Greek doctors unite to help poorest patients

Health workers in Greece are volunteering their time to provide medical treatment for those who are no longer eligible for free healthcare as a result of government austerity measures

Doctors, nurses and other healthcare professionals in and around Athens are working extra hours for free using spare medical supplies or supplies donated by pharmacies, pharmaceutical companies and former patients, according to Dr Giorgis Vichas, a cardiologist who started the movement.

Until recently, Greece had a healthcare system similar to most other European countries, where employers and individuals contributed to a fund that, combined with government assistance, allowed care for all.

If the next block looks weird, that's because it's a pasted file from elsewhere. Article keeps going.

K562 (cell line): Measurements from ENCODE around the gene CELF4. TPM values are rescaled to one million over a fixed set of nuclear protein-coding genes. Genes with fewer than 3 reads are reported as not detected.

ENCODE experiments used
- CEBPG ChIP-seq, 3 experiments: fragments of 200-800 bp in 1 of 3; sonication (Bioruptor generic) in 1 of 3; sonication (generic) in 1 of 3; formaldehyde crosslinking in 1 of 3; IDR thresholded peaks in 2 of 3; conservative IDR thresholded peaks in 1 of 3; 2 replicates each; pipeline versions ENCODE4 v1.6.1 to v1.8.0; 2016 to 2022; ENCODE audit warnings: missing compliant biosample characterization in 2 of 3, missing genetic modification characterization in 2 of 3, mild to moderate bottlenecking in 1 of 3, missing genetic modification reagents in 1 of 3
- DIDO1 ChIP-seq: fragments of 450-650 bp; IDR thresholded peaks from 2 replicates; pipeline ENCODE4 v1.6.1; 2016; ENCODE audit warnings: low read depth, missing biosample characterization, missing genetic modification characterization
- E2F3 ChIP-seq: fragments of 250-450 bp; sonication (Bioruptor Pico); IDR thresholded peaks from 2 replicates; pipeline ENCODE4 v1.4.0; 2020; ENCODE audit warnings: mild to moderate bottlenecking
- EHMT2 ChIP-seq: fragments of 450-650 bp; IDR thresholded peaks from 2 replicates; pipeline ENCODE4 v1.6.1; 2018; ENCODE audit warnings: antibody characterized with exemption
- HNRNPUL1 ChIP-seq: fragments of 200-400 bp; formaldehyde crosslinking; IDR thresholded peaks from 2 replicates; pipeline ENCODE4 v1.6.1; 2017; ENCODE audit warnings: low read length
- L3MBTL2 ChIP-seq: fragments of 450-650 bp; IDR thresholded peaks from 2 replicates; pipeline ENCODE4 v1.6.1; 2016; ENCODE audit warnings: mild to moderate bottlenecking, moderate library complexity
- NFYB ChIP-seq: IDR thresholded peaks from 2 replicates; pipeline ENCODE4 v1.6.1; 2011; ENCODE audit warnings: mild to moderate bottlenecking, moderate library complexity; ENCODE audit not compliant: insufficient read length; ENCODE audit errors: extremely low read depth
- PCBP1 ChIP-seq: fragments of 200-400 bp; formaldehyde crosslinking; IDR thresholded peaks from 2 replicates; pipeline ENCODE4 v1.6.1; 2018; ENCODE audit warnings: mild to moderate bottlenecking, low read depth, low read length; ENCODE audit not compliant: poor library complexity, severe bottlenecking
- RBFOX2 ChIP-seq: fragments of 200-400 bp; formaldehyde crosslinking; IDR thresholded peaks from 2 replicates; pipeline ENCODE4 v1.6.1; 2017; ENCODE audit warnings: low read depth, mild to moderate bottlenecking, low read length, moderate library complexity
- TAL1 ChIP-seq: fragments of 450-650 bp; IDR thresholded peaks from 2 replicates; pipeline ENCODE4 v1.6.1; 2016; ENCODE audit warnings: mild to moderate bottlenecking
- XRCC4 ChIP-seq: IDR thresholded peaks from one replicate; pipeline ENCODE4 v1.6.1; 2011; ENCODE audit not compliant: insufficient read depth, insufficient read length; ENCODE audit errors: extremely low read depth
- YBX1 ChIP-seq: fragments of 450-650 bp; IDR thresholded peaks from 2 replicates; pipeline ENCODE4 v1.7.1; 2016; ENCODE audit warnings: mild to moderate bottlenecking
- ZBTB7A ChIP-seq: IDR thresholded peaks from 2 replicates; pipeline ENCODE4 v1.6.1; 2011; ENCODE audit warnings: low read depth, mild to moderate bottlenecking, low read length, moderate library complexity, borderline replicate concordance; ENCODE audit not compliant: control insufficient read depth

However, in July 2011 Greece signed a loan agreement with international lenders, which stipulated that all personal healthcare costs must be paid after benefits allowances expire. Benefit payments stop after a year of continuous unemployment.

About half of Greece’s 1.2 million long-term unemployed lack health insurance and it is these people that the unofficial network of health professionals aims to help.

Speaking to the New York Times, pathologist Korina Liberopoulou said: “Sometimes I come home tired, exhausted, seeing double, but as long as there are materials to work with, this practice will go on.”

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